From ATA World Volume 19, Number 4 Winter 2012
Competition through athletic events such as Taekwondo tournaments can help kids
reap a wide variety of benefits. Obviously there are the physical
skills—strength, coordination, flexibility. There is also the self-confidence
that comes from standing before a group and saying, “I can do this,” and knowing
it—something psychologists call “self-efficacy.” And there’s the development of
a healthy attitude, even in a loss. “[It’s useful for] building resiliency,
learning from mistakes, and learning to cope with frustration,” says Dr. Carlin
Anderson, a sports psychologist in St. Paul, Minn., who has a research focus on
For many Taekwondo families, though, the best benefit to competition is not a shelf full of trophies but a network of friends.
“The biggest positive we’ve felt through the years through ATA competition is the friends we’ve made,” says Sandy Williams, whose 14-year-old son, Hunter, competes often. “The kids all hang out together, they go to competitions, birthday parties. It truly creates an extended family. There aren’t many sports where you can become friends like that and be humble around each other.”
Travel to regional and national competitions opens the door to countless new friendships, says Hunter, a 3rd Degree Black Belt who trains and teaches at Sage’s ATA Martial Arts in Jackson, Tenn. “With Taekwondo, you’re learning how to defend yourself and make friends at the same time,” he says. “I’ve traveled to a lot of competitions in Florida, California, and all over the country. When you travel, you can meet new people that you never would have before.”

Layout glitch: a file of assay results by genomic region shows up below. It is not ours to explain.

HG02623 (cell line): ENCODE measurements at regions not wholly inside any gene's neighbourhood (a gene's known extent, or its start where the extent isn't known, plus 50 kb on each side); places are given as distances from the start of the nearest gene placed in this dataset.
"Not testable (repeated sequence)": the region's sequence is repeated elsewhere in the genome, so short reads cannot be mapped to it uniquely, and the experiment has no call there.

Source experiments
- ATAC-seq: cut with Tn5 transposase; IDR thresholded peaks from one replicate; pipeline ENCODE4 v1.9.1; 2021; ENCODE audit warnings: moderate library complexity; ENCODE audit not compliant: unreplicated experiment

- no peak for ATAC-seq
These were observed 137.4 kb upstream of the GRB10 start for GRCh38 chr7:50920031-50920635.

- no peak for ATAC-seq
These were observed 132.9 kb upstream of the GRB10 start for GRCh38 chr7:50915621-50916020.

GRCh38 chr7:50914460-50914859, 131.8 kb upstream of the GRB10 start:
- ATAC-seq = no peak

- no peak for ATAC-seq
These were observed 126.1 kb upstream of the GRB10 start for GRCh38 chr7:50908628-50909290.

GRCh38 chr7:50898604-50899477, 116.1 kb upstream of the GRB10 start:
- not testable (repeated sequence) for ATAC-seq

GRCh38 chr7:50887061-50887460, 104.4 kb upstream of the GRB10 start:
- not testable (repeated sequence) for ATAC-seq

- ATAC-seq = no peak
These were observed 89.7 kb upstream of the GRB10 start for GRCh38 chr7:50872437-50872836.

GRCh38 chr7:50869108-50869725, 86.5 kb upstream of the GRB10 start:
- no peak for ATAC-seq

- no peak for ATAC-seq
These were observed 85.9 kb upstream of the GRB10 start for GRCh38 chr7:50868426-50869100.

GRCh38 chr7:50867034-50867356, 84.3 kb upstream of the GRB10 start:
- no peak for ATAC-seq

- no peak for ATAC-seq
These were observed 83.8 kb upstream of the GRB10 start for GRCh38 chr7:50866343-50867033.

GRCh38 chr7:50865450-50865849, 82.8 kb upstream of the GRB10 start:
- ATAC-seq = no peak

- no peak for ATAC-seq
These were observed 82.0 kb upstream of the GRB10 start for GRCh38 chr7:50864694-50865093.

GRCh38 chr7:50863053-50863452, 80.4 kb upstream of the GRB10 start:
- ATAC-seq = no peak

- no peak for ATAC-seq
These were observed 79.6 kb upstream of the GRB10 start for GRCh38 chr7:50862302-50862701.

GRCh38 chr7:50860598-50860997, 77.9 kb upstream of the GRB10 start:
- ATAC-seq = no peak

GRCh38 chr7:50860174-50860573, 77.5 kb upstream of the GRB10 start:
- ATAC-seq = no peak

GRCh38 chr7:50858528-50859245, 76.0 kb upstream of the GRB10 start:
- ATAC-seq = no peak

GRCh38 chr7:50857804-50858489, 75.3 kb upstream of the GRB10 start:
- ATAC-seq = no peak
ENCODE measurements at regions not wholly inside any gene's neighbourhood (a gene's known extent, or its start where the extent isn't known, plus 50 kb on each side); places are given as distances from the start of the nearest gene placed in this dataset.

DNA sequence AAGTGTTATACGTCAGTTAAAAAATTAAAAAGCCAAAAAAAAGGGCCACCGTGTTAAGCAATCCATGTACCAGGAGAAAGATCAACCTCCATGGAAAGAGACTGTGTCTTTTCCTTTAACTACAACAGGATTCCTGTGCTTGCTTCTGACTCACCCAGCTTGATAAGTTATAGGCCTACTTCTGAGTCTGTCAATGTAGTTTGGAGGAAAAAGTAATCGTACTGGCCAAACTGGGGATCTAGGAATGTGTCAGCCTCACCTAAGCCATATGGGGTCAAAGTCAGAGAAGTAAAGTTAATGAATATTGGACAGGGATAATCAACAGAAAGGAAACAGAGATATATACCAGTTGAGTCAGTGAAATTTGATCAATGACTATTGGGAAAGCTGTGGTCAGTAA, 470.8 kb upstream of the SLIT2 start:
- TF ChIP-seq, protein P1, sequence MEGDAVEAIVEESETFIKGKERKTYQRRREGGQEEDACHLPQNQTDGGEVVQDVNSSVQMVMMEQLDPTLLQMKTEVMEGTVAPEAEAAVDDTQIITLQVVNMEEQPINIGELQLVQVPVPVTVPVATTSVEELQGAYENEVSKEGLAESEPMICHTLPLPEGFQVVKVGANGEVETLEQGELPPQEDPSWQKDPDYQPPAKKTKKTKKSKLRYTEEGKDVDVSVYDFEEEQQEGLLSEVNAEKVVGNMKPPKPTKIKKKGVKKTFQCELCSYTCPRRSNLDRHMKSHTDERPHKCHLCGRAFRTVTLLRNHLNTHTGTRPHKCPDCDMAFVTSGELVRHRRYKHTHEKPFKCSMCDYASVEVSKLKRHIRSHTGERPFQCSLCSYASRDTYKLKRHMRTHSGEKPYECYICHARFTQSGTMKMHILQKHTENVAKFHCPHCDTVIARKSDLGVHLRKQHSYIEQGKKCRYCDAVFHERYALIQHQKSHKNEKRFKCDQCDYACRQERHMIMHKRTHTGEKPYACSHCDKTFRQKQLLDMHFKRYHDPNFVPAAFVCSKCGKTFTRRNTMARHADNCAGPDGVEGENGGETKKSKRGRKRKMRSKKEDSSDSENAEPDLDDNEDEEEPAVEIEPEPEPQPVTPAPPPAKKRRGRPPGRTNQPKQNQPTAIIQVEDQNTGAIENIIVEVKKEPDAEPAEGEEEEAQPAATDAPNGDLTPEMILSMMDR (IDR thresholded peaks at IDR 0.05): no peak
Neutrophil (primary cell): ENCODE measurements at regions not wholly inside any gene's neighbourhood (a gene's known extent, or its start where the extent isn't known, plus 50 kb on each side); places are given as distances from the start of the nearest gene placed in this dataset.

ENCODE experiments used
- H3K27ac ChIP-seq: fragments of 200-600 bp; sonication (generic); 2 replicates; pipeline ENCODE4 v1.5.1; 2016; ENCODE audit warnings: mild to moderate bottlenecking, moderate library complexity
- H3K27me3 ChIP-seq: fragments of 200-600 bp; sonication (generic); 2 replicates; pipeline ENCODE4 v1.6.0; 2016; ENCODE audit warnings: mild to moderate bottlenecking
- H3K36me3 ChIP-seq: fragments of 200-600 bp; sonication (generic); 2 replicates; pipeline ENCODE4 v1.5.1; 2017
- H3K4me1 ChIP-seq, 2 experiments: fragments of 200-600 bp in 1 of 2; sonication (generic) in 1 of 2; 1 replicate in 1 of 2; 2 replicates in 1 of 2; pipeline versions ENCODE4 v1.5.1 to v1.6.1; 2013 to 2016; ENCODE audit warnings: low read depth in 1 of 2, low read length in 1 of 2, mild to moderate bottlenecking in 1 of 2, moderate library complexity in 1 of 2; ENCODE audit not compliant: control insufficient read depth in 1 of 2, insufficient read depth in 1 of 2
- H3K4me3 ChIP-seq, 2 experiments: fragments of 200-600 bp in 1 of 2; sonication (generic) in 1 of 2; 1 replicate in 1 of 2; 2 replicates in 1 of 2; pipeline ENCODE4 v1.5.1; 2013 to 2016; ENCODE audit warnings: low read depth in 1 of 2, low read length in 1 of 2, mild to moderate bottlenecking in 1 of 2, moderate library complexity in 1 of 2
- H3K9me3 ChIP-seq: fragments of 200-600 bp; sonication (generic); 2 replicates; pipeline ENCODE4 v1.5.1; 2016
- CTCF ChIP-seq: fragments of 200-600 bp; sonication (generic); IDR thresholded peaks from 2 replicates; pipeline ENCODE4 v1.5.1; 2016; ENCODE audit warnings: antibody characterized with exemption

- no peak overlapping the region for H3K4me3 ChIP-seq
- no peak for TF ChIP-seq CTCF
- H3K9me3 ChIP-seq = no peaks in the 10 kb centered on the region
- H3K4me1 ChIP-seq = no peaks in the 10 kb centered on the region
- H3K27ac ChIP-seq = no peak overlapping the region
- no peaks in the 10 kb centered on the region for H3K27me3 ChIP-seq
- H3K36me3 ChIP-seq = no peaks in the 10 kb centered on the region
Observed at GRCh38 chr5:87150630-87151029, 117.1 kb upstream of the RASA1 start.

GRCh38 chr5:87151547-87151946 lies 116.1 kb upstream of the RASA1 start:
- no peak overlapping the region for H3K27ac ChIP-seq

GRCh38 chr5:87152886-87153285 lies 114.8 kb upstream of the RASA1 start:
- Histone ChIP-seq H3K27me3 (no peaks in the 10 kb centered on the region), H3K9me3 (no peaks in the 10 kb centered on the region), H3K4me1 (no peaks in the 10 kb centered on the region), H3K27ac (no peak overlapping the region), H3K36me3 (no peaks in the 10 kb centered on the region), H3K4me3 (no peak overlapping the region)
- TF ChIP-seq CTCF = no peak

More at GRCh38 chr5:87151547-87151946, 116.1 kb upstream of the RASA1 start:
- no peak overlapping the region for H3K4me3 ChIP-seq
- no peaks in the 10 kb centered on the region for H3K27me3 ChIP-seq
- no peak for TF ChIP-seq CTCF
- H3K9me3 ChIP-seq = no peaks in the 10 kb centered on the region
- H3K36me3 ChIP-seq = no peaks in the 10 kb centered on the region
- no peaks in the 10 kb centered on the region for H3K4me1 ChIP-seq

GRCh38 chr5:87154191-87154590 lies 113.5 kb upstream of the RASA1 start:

The Williams family also credits ATA competition with helping to develop Hunter’s manners. “We get so many comments on Hunter’s manners, how he says ‘Yes ma’am’ and ‘No ma’am,’” his mom says. “ATA has really taught him to respect other people, and that makes me very proud.”
And of course he’s gained that self-efficacy, as have friends who train and compete with him. “I’ve seen a lot of people who start out very shy, and now they’re very open— they can talk to anyone,” says Hunter, who was enrolled in ATA at age 5 after his doctor suspected that he might have attention deficit disorder. Hunter was soon hooked on Taekwondo. Now he teaches Tiny Tigers, a leadership class, and white, orange, and yellow belt students.
But it’s the competition, his mom says, that has helped instill the value of hard work in Hunter. “He’s at the school every day,” says Sandy. “He takes class, teaches, and he’s here every Saturday. On Sundays, Hunter and his dad, Randy (a Green Belt), practice their XMA.”
Hunter echoes that appreciation for daily practice and family involvement: To improve in competition, it’s important to practice at home—even when students aren’t told to do so, he says.
It’s also important to put any losses in perspective, says Dr. Anderson. “Many aspects of both winning and losing are actually out of your control.” Parents should help a child know that a competition is a measure of a performance at any given moment, “not a reflection of him or her as a person,” Dr. Anderson says.
“For the first two years I was a Black Belt, I would lose every tournament to two kids,” says Hunter. “I knew that if I kept going, my scores would improve.” They did. The World Champ many times over had his most recent big win in Creative Forms at the 2012 ATA Strong Invitational in October.
That perseverance may continue to pay off into adulthood. “He’s in the adult class, and they don’t look down at him as a little child—he has a lot of seniority because he’s a 3rd Degree Black Belt. It makes me think he will be a leader in life and try to do positive things and accept people for who they are." ATA
Instead, keep speech positive, especially when your opponent isn’t present. “Kids need to speak nicely about each other, even when they’re not around each other,” says ATA parent Sandy Williams.
It’s possible—especially for busy, achieving kids. To combat it, be mindful of how you push. “We know that kids are more prone to it when their parents criticize their performance or have exceedingly high expectations,” says sports psychologist Dr. Carlin Anderson.
Too many risks.
For the right mindset for healthy competition, kids must take risks. But putting a child into something they’re not ready for can be harmful. Dr. Anderson says to back off if there’s lots of anxiety about competing, a lack of motivation to practice, or a flat-out “no.”